By Mark Mazzetti and David Johnston

Top Bush administration officials in 2002 debated testing the Constitution by sending American troops into the suburbs of Buffalo to arrest a group of men suspected of plotting with Al Qaeda, according to former administration officials.

Some of the advisers to President George W. Bush, including Vice President Dick Cheney, argued that a president had the power to use the military on domestic soil to sweep up the terrorism suspects, who came to be known as the Lackawanna Six, and declare them enemy combatants.

Mr. Bush ultimately decided against the proposal to use military force.

A decision to dispatch troops into the streets to make arrests has few precedents in American history, as both the Constitution and subsequent laws restrict the military from being used to conduct domestic raids and seize property.

The Fourth Amendment bans “unreasonable” searches and seizures without probable cause. And the Posse Comitatus Act of 1878 generally prohibits the military from acting in a law enforcement capacity.

In the discussions, Mr. Cheney and others cited an Oct. 23, 2001, memorandum from the Justice Department [see attached document] that, using a broad interpretation of presidential authority, argued that the domestic use of the military against Al Qaeda would be legal because it served a national security, rather than a law enforcement, purpose.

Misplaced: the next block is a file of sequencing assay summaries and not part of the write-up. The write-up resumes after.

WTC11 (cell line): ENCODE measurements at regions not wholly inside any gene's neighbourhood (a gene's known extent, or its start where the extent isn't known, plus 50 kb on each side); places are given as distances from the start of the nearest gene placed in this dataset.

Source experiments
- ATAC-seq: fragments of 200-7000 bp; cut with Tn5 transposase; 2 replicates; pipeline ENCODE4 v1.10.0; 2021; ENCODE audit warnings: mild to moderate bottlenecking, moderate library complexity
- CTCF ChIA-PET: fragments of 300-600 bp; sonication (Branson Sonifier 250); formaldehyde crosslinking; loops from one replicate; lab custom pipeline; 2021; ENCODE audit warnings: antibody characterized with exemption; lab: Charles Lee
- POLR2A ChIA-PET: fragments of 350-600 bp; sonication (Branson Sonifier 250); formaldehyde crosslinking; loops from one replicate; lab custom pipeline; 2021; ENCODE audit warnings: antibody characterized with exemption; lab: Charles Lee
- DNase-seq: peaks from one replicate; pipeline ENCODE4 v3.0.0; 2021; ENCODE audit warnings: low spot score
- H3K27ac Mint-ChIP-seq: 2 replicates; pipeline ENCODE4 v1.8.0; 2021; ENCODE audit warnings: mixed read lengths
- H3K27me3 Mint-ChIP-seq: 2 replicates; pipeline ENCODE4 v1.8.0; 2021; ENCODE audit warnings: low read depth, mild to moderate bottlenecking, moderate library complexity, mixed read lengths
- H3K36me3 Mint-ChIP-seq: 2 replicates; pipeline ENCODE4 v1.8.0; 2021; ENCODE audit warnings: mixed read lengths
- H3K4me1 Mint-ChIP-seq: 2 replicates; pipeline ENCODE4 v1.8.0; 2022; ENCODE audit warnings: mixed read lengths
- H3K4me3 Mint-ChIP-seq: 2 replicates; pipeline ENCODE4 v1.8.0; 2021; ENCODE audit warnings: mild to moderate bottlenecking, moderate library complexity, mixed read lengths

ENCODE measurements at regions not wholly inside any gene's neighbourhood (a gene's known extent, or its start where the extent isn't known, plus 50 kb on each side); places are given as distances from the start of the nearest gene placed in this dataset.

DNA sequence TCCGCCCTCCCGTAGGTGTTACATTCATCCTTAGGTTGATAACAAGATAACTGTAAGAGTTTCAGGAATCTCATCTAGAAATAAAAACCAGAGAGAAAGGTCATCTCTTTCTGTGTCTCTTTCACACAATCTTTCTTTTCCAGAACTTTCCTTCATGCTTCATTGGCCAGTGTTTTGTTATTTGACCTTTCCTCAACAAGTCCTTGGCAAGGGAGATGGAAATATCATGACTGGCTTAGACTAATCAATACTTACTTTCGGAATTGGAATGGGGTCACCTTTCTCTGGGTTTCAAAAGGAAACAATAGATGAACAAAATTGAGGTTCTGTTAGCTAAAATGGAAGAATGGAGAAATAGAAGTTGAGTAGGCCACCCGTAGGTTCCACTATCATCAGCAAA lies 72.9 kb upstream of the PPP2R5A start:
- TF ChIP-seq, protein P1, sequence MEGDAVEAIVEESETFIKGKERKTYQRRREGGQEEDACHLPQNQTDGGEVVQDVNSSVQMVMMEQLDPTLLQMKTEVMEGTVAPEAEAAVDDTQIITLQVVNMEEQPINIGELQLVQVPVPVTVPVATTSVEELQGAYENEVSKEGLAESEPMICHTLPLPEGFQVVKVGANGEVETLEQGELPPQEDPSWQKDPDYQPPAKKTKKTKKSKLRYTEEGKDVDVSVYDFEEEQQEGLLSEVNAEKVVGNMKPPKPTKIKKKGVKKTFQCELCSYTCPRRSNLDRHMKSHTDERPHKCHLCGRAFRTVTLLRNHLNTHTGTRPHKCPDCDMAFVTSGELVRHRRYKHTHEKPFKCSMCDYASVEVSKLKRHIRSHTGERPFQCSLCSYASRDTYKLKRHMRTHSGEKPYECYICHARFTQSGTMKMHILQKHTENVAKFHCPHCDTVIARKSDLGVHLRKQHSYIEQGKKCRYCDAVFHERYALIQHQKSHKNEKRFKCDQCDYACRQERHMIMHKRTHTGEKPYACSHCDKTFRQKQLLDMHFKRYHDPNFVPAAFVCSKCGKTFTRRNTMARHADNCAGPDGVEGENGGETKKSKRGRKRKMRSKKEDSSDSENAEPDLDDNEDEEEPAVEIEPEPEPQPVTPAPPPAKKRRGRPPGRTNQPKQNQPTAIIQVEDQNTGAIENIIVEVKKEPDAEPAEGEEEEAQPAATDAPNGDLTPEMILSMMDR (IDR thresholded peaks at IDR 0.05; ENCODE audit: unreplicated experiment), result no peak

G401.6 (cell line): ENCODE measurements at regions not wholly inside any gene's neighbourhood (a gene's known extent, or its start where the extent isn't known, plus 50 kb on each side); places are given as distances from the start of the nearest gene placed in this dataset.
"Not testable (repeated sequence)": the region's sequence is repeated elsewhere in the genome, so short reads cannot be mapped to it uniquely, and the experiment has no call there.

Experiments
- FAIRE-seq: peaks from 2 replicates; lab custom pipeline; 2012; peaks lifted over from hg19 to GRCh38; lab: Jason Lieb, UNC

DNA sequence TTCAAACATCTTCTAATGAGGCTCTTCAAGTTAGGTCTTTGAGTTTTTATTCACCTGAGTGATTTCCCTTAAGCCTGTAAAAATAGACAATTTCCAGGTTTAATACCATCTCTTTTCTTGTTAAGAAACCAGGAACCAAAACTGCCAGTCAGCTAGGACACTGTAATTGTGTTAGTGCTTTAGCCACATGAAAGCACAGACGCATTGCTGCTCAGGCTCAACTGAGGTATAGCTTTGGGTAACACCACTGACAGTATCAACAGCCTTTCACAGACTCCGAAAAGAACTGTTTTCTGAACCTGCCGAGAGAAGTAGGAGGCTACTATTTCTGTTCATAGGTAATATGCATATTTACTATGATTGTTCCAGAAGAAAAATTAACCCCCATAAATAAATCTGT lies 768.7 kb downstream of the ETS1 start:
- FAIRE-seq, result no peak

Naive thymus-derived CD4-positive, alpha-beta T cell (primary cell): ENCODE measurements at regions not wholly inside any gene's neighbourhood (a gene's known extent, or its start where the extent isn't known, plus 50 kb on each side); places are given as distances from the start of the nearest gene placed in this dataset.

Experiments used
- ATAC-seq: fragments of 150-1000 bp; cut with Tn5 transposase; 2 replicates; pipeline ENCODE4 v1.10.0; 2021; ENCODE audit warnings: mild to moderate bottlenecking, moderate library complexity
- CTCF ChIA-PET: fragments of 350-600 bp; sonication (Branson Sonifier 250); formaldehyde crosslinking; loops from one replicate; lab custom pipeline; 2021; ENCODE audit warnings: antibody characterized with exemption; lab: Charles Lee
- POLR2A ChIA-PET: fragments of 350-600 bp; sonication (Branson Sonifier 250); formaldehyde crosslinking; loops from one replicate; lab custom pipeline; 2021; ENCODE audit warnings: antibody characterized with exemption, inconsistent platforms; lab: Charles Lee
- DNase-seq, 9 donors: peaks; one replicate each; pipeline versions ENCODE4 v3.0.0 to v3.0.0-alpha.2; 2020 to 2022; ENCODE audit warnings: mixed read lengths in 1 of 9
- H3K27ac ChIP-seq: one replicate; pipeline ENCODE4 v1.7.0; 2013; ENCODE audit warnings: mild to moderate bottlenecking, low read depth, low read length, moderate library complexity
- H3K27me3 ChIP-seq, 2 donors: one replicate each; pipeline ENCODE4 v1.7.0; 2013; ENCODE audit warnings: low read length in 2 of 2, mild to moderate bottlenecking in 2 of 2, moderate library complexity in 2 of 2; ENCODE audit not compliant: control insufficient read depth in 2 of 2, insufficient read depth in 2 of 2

“The president has ample constitutional and statutory authority to deploy the military against international or foreign terrorists operating within the United States,” the memorandum said.

The memorandum — written by the lawyers John C. Yoo and Robert J. Delahunty — was directed to Alberto R. Gonzales, then the White House counsel, who had asked the department about a president’s authority to use the military to combat terrorist activities in the United States.

The memorandum was declassified in March. But the White House debate about the Lackawanna group is the first evidence that top American officials, after the attacks of Sept. 11, 2001, actually considered using the document to justify deploying the military into an American town to make arrests.

Most former officials interviewed for this article spoke only on the condition of anonymity because the deliberations about the case involved classified information. They agreed to talk about the internal discussions only after the memorandum was released earlier this year.

New information has recently emerged about the deliberations and divisions in the administration over some of the most controversial policies after the Sept. 11 attacks, like the decision to use brutal interrogation methods on Qaeda detainees.

Click here to read full article

Attached documents


DOJ 23 October 2001 Memorandum: Authority for Use of Military Force To Combat Terrorist Activities Within the United States


(PDF - 6.3 Mb)

Source: The New York Times